I recently had an amazing job offer in Peru that would give me free accommodation for a mere two days per week of work. But my freelance writing obligations are also a full-time job, which means I would have been working seven days a week, without time to actually experience Peru. This seemed like a crime to me, but learning to say no to this job was one of the most difficult — yet cathartic — things I've done. (Instead, I paid my way in Peru, in essence buying the free time I so badly needed and deserved.)

Evaluate Opportunities and Commitments

Once you're comfortable with saying no, you can evaluate opportunities to choose what to accept (and decline). Ask yourself these questions:

  • How will I benefit from this opportunity?
     
  • What is the cost? (Will you pay a price in money, or time, or at the expense of family, exercise, work, or something else?)
     
  • How much time will it take? (Don't forget travel time and other related obligations.)
     
  • If I will profit from this, what is the value of my time? (Work out how much money you would make per hour for this commitment.)

Face Your Fears

Why have you over-committed in the past? Are you afraid of disappointing somebody? Losing your job? Not making enough money? Missing out on a good time? (See also: 9 Techniques to Conquer Any Fear)

Before I sold everything to travel full-time (in 2007), I was the poster-child for over-commitment. I had a busy financial planning practice; I was a Rotarian and a Toastmaster; I was acting in film and television, and performing in musical theater; and I was rock climbing, motorcycle racing, and more. I had over-committed myself to all these amazing opportunities because I was trying to quell my inner voice which said "Nora, you're not doing what you're supposed to be doing. There's something else out there for you." Every time I heard it, I added something new to my repertoire hoping it would satisfy the inner voice.

But along with that inner voice was a knowledge that the "something else" out there for me involved a lifestyle change — and I was afraid. I ultimately paid the price for over-committing and not facing my fears with my health — which became the tipping point to my making the lifestyle changes necessary to recapture my dreams.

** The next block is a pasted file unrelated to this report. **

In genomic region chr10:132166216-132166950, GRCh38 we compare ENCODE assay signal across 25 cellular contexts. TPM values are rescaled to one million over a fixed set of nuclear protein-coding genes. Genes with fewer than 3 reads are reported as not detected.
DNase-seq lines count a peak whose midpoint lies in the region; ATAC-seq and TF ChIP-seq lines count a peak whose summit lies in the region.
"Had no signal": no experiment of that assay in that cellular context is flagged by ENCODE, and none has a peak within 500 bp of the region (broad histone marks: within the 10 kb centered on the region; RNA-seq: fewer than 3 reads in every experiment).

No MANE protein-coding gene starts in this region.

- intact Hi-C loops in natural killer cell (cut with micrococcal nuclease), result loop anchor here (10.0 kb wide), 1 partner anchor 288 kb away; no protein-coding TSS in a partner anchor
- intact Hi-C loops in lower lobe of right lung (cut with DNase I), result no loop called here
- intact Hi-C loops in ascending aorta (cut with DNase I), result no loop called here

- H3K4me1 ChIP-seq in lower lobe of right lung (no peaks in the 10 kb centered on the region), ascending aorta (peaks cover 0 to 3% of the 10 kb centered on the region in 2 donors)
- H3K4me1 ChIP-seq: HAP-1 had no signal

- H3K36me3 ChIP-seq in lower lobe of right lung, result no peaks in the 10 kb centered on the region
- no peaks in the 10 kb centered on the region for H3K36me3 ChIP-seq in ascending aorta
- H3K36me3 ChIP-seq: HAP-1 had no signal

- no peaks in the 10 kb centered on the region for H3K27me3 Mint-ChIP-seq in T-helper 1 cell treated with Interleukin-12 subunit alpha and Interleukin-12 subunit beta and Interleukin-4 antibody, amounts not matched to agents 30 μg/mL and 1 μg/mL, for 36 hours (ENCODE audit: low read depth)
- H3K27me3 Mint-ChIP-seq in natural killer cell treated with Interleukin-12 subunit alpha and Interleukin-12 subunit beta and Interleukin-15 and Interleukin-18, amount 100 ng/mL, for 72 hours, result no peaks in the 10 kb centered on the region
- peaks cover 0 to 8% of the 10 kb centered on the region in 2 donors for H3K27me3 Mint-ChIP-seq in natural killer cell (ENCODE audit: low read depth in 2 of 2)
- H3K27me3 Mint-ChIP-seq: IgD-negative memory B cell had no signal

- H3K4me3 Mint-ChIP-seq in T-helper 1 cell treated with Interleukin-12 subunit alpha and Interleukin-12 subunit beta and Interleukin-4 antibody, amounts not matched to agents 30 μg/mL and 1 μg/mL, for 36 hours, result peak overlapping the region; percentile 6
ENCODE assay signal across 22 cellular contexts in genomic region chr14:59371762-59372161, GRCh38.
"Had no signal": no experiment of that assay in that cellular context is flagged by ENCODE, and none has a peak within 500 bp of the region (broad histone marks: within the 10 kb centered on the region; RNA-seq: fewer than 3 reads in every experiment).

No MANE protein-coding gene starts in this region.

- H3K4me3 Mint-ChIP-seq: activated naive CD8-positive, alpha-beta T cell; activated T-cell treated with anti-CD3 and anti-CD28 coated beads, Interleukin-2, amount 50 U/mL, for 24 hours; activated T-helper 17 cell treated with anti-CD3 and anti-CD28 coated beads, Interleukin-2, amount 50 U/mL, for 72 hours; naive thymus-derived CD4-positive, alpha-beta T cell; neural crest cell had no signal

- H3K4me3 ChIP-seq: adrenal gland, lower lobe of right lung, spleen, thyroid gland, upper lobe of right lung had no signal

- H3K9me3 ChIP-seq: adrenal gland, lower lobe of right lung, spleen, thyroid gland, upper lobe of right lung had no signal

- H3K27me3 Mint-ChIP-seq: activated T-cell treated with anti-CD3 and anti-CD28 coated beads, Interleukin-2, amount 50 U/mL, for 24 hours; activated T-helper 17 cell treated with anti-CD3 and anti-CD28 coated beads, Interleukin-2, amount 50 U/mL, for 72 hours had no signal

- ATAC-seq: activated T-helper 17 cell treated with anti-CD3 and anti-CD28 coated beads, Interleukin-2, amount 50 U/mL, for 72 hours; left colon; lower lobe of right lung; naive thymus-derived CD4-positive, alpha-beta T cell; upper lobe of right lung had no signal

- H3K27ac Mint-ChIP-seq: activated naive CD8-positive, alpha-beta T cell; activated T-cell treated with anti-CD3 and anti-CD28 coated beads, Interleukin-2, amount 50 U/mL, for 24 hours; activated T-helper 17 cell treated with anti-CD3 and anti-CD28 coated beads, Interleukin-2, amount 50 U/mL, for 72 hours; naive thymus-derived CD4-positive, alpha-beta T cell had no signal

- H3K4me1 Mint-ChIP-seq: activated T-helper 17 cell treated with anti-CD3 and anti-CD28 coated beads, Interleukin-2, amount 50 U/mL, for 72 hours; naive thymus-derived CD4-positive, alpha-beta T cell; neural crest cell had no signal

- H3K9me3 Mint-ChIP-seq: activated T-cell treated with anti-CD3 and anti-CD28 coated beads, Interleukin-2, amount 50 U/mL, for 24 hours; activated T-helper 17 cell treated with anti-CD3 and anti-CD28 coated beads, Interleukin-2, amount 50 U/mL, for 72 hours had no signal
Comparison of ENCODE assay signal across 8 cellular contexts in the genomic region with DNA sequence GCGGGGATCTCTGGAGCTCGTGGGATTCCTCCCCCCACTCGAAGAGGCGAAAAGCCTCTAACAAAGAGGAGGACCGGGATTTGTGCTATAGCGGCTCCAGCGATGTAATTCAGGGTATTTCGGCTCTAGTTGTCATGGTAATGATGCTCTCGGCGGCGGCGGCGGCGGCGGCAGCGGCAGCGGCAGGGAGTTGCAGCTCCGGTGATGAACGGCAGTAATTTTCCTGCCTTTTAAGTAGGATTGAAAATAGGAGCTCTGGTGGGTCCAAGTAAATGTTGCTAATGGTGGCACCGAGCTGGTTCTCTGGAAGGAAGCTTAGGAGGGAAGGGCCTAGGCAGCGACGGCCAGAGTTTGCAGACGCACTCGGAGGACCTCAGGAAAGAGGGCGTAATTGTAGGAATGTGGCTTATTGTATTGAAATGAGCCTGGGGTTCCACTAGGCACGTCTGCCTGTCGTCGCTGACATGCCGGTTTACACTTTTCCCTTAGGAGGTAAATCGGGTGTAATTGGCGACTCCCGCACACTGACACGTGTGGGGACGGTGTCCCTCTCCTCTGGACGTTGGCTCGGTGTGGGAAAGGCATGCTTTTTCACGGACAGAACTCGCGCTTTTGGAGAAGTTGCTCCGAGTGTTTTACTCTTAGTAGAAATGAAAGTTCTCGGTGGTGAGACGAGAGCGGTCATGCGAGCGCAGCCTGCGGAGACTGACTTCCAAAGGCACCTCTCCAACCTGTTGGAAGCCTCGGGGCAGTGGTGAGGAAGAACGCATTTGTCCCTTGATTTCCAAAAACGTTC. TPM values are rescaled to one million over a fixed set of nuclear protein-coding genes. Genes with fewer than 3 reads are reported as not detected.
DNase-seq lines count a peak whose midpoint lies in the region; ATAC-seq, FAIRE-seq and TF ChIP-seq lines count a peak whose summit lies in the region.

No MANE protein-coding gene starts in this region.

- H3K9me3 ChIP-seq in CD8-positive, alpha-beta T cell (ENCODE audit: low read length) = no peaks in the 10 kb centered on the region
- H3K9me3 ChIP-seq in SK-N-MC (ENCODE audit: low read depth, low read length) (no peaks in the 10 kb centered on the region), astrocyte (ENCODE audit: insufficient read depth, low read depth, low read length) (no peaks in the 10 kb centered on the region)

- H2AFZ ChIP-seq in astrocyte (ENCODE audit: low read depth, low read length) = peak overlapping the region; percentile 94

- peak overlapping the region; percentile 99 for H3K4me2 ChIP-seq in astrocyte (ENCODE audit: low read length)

Believe Less Is More

We live in a world of opportunity and abundance. Although the temptation of all the amazing things we can see/do/be is alluring, life balance and managing our expectations is much more rewarding. (See also: The Secret to Time Management and Work-Life Balance.)

It has been shown many times over that meditation is good for us — physically, emotionally, and spiritually. Why then is it so hard to do? Because it looks unproductive! We're thinking about nothing, going nowhere, and accomplishing nothing. Or so it appears.

Instead, meditation (this act of doing less) gives us more, by helping us stay healthy, and giving us perspective, patience, and the ability to evaluate and manage our daily commitments — hopefully without over-committing.

Although you don't necessarily need to take up meditation, look at it as an example of how less is more, and how we can enjoy life so much more, by filling it with less.

Are you an over-committer? How do you plan to stop?

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Guest's picture

Great post Nora, I definitely think a lot of business owners struggle with time management and can find themselves struggling. Admittedly the first few years of a business can be sleepless but by delegating tasks and as you mentioned, stop vying for perfection there is a much better chance of getting a good hold on how time is focused- Ben